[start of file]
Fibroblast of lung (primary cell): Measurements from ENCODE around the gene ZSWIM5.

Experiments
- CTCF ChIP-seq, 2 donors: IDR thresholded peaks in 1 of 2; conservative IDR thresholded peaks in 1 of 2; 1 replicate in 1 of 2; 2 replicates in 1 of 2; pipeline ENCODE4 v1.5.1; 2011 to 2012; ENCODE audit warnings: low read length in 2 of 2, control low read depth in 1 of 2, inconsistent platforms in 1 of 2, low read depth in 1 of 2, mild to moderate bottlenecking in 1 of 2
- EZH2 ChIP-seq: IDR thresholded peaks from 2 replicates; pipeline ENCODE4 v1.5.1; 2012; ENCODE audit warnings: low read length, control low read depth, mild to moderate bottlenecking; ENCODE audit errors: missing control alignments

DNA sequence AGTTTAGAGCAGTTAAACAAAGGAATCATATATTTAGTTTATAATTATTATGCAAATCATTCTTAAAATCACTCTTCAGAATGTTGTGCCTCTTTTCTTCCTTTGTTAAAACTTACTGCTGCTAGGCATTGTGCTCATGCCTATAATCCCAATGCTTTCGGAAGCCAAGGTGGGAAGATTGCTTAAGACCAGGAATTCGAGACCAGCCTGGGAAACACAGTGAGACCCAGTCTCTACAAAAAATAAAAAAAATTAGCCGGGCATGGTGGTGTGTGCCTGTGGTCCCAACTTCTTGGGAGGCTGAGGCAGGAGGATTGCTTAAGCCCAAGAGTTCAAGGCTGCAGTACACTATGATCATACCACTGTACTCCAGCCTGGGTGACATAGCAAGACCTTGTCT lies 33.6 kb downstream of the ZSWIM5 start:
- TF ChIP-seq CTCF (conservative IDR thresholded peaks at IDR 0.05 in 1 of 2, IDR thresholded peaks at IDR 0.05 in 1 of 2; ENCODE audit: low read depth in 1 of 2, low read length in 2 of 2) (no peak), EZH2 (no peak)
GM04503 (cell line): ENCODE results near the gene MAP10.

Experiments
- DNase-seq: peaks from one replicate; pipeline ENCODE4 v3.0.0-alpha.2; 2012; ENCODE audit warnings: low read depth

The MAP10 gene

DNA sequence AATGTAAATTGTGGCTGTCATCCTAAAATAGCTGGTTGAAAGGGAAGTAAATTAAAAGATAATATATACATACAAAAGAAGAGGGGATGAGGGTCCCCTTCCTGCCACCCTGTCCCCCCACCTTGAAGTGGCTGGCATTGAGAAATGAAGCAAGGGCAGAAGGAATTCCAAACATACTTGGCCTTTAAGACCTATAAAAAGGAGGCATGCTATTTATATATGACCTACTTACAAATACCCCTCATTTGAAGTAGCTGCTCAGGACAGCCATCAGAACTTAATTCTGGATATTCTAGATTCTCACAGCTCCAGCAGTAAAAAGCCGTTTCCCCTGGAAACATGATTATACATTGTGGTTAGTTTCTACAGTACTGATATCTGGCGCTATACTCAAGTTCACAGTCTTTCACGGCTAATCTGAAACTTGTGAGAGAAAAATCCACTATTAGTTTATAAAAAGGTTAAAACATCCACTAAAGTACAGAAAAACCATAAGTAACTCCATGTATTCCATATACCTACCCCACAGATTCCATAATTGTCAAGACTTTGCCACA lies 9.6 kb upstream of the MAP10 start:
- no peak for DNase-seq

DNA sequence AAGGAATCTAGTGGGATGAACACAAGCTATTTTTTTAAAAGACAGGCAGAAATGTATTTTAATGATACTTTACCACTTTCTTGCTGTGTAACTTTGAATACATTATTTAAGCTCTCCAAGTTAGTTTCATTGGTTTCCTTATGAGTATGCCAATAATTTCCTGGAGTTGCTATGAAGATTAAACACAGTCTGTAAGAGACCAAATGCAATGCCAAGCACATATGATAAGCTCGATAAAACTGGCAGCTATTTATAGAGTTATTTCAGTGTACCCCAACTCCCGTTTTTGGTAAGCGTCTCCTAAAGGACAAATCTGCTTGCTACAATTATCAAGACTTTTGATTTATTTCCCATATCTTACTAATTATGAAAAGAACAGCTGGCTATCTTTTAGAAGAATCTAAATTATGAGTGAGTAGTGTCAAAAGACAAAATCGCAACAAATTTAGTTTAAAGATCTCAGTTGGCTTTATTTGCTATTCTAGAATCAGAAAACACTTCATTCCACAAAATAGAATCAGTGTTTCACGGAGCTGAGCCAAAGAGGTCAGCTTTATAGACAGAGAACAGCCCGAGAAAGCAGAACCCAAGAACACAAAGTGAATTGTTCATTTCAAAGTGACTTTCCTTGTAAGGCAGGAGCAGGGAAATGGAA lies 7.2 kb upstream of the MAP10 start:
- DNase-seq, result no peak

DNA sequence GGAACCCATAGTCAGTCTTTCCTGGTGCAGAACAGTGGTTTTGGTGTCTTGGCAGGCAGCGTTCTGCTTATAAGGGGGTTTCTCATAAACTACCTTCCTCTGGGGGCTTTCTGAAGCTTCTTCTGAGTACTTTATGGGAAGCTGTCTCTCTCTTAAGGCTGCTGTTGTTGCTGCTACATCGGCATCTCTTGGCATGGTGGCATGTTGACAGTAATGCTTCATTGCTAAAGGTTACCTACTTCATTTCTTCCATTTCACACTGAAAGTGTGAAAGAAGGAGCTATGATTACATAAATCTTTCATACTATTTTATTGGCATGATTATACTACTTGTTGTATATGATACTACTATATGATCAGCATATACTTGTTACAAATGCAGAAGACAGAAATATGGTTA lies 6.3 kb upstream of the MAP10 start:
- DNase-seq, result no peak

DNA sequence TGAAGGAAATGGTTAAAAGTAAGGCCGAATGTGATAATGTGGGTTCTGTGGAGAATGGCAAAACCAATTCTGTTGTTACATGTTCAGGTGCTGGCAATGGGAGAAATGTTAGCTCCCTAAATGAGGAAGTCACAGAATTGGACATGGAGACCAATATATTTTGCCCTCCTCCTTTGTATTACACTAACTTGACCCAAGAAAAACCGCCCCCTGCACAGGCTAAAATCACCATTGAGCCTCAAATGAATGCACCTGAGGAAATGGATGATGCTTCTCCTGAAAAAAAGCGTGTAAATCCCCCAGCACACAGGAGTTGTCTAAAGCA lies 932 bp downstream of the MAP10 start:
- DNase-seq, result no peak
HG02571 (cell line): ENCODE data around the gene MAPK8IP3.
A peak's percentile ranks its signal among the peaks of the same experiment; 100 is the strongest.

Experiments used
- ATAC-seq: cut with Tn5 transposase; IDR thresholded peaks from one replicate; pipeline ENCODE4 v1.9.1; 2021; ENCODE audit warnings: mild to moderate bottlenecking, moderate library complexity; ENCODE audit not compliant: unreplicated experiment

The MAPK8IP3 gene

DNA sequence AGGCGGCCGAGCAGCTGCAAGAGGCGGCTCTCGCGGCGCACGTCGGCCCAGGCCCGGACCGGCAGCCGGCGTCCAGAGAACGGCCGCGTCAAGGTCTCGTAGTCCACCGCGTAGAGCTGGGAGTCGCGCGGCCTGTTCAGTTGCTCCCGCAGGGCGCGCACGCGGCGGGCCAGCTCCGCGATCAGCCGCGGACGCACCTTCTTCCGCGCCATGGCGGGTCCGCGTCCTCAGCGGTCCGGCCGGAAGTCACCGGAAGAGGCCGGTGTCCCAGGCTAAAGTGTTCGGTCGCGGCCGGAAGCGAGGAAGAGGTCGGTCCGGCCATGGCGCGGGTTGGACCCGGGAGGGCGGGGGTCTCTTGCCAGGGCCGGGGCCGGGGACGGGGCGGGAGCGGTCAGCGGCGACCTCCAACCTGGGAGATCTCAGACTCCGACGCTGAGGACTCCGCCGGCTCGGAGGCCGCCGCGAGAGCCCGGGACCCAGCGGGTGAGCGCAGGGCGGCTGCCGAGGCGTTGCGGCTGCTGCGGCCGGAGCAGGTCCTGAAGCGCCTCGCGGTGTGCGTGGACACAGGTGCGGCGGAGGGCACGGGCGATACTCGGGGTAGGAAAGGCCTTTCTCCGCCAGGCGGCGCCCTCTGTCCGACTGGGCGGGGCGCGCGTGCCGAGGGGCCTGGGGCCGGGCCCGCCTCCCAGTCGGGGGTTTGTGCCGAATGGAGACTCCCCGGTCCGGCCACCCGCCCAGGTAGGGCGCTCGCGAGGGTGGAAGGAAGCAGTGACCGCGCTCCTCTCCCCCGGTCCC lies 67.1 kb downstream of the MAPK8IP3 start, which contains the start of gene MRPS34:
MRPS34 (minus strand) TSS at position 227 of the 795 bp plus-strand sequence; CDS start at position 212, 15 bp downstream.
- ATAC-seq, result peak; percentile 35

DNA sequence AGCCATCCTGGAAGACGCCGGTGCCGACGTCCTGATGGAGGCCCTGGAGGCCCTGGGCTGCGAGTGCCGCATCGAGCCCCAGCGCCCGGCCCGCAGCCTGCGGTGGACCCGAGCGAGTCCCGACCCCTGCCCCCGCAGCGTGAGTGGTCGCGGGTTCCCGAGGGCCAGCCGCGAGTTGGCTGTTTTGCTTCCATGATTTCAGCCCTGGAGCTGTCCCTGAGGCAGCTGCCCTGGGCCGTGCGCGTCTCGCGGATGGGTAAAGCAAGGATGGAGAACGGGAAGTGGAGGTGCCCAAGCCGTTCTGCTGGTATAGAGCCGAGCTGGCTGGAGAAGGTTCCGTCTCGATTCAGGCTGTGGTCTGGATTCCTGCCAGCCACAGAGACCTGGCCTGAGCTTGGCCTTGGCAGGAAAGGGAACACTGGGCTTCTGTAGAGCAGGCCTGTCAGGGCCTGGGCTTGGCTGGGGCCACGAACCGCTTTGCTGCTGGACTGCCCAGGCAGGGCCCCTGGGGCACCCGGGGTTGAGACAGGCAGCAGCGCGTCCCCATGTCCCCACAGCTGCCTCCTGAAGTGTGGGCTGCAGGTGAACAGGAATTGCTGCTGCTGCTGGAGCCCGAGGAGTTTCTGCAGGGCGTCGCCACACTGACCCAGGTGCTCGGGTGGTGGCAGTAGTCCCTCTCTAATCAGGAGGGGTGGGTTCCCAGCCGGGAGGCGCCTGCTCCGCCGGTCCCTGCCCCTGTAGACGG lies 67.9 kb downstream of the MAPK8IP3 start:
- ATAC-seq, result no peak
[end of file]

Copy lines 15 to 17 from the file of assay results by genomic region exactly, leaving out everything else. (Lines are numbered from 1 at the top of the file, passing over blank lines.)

DNA sequence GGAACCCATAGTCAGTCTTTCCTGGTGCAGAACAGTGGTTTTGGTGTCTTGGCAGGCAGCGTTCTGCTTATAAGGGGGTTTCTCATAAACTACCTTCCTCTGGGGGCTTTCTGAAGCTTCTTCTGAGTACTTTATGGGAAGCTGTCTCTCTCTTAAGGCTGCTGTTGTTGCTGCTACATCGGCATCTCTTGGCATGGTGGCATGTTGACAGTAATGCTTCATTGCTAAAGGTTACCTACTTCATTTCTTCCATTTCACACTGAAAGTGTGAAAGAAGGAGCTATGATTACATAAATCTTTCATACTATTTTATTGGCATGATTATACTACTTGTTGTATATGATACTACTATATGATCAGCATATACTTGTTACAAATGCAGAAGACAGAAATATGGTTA lies 6.3 kb upstream of the MAP10 start:
- DNase-seq, result no peak

DNA sequence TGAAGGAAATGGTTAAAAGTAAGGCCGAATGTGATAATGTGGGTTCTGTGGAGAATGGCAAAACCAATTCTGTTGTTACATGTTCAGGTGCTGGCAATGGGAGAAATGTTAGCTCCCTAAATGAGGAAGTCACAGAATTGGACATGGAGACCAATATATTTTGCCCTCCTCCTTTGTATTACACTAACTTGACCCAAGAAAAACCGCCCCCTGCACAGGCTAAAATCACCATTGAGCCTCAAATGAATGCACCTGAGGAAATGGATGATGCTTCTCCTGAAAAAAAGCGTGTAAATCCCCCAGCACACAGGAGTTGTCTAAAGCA lies 932 bp downstream of the MAP10 start: